›› Component manufacturer addresses safety and sustainability issues
Power equipment manufacturer REO UK is calling for the drives industry to change its perception of UL product safety testing and certification. The company believes that this key safety process is perceived to be red tape by many European OEMS and UK control panel manufacturers and systems integrators. In fact it is a key part of the process of selling equipment to the United States – which is still one of the biggest markets for automation in the world.
UL is a not for profit company which helps to promote safe working environments. Its purpose is to safeguard people, products and places and facilitate trade. The UL Standard process measures and validates the performance and safety of industrial equipment, systems and services.
OEMs in North America state that UL approval is often the minimum standard for any equipment used in the continent. This means that the level of certification is much higher in North America than in many other parts of the world. Although the process is seen as vital in this large market, it should also be considered as an essential procedure worldwide and not just unnecessary ‘red tape’, believes REO.
“The UL Standard is crucial to all businesses which supply their products in large markets such as North America,” commented Steve Hughes, managing director of REO UK. “Here at REO we are able to facilitate that level of certification on our products which means that our customers’ export requirements can be met without any hesitation.
“There is often a real stigma attached to something that costs a large amount of money but can be perceived as red tape, such as certification. This can be particularly true with bespoke products that cost tens of thousands of pounds to certify. It’s important for companies to understand that the market is able to justify this expense. It seems to me that UL approval is both advantageous and straightforward.
REO operates three distinct levels of UL certification that can be applied when manufacturing and supplying products and components in order to satisfy customers’ export requirements, either directly into these markets or through OEMs:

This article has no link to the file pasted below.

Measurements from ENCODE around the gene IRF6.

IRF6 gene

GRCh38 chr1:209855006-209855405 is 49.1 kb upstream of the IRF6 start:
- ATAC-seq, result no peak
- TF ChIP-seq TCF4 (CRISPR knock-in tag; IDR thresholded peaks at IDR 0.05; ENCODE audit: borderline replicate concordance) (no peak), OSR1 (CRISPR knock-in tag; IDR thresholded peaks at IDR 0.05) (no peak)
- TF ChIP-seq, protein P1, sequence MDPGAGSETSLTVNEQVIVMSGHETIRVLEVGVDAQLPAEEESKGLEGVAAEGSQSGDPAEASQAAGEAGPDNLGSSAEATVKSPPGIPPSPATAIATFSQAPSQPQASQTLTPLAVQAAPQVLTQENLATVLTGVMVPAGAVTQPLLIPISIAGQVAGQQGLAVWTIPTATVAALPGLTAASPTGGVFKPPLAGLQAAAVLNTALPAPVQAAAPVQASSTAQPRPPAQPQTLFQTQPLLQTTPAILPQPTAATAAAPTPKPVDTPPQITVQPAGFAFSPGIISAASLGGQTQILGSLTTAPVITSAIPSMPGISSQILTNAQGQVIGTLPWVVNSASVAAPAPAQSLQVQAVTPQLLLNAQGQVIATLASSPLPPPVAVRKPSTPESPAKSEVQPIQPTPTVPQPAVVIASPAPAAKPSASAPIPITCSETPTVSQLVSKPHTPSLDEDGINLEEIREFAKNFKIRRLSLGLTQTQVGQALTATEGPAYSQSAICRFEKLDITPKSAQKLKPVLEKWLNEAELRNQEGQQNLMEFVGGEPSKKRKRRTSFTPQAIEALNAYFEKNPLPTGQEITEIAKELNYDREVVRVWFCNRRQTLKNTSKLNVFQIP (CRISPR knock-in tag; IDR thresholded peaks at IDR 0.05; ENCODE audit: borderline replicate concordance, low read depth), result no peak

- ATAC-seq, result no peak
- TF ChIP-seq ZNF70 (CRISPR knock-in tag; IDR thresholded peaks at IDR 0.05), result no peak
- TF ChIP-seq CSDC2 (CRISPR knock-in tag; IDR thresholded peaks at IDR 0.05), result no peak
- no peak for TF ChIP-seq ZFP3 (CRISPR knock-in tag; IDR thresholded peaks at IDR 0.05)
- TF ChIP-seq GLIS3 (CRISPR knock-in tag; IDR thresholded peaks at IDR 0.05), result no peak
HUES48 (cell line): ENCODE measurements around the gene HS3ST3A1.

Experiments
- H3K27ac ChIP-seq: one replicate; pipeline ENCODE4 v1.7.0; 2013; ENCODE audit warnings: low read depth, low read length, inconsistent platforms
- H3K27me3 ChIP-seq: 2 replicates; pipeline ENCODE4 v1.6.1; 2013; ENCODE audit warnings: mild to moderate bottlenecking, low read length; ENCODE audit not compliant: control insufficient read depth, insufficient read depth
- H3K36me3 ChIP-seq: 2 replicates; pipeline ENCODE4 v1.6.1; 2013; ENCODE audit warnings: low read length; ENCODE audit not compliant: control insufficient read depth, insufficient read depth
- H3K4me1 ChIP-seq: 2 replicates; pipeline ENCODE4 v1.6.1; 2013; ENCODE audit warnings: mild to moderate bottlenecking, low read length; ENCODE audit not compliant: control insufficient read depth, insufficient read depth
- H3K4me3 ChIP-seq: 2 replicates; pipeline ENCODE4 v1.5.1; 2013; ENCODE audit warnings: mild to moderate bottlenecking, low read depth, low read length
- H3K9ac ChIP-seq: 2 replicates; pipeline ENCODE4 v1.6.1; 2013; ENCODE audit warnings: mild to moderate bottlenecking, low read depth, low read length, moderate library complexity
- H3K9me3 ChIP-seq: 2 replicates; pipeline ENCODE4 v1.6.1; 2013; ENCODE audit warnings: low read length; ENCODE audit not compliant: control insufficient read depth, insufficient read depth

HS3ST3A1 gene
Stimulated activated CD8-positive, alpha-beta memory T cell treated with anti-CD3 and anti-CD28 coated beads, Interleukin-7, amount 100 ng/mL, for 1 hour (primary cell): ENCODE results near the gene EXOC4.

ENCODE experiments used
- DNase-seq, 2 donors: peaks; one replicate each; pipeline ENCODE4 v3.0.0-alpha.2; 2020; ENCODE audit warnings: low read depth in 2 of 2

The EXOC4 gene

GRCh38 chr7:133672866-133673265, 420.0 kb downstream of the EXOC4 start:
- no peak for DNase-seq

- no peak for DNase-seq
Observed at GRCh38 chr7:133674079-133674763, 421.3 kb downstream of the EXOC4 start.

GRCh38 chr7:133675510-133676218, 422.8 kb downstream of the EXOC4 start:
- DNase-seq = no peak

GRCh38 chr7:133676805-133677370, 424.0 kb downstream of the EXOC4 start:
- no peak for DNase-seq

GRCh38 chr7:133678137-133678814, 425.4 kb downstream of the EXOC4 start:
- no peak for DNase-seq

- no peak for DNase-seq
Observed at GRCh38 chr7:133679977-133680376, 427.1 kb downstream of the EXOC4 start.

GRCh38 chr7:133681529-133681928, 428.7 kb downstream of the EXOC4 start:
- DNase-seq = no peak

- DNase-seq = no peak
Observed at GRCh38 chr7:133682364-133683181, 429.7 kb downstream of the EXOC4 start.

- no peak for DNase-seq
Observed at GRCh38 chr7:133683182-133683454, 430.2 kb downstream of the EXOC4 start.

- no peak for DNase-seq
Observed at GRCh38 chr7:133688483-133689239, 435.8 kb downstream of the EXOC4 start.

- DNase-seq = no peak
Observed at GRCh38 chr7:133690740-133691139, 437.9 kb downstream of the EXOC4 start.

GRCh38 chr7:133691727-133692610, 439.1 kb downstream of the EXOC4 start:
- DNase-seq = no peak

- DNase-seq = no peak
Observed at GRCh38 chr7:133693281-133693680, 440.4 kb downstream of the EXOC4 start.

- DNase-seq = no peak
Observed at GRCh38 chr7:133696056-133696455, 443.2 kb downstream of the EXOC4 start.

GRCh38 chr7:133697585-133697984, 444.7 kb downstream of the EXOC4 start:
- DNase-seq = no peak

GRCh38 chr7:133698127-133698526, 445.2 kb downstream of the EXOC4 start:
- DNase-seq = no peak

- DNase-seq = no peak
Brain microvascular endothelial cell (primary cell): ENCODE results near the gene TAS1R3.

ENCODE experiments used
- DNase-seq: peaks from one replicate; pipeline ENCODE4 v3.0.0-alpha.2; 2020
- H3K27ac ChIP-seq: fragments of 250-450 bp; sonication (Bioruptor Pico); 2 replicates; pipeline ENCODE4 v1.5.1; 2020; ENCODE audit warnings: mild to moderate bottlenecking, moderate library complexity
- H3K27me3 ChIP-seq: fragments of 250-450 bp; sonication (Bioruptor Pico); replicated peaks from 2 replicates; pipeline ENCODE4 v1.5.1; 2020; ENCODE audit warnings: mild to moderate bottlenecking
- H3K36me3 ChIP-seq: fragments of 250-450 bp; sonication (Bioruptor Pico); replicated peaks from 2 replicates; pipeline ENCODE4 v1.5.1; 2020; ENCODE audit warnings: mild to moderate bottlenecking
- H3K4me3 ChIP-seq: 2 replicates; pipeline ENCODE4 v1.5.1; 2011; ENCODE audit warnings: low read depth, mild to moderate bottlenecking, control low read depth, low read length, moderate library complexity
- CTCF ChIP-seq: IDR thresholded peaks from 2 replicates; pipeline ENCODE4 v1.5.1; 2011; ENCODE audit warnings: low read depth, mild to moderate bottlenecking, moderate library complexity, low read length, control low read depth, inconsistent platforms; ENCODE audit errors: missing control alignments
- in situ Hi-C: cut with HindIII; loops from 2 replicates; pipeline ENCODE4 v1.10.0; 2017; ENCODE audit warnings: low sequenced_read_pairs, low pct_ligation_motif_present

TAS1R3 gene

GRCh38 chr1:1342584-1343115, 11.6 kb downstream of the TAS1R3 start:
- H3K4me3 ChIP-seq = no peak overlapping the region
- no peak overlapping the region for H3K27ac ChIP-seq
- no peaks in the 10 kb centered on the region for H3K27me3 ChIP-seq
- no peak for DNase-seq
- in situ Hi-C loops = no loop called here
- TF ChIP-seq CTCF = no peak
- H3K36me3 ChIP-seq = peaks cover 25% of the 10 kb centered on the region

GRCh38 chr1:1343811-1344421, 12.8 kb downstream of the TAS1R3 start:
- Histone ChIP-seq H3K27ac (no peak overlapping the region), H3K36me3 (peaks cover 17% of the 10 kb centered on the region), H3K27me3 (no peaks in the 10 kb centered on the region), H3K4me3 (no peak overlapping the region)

1) Manufacture of a product using only UL approved components: By providing a bill of materials and list of corresponding UL file numbers, REO makes it easy for its products to be incorporated into the OEM’s own scheme. As most of our products are designed and manufactured in a compliant way, this can usually be done quickly and easily.
This process is especially useful when the complete product, of which REO’s contribution is just a constituent component, is going to be presented to an accredited laboratory for UL certification.
2) Manufacture of a product using an approved isolation scheme: This is especially relevant when using chokes and transformers. Using manufacturing schemes, which in themselves are approved by UL, allows REO to manufacture most of its components in a compliant way.
REO has insulation systems suitable for 155 to 180 degrees centigrade, making it suitable for the manufacture of UL certified product. Again this can often be done without paying a premium, but sometimes creepage and clearances are larger than those of standard components and so dimensions of components can change slightly.
3) Full UL certification: This is the ultimate service level and is available on many of our products as standard. It can also be offered as an option on many of our bespoke products and designs.
This usually involves direct liaison between REO and UL, and will often entail supplying many samples together with in depth documentation. The cost of this exercise can often reach tens of thousands of pounds and take months to complete. There is a big engineering burden and this should not be undertaken lightly; it is essential that the market will justify the expense.
“Our team at REO have been able to retain customer confidence and restore peace of mind by having our components tested and approved by UL. It’s a great process that shows REO’s commitment to a high level of quality,” concluded Steve Hughes.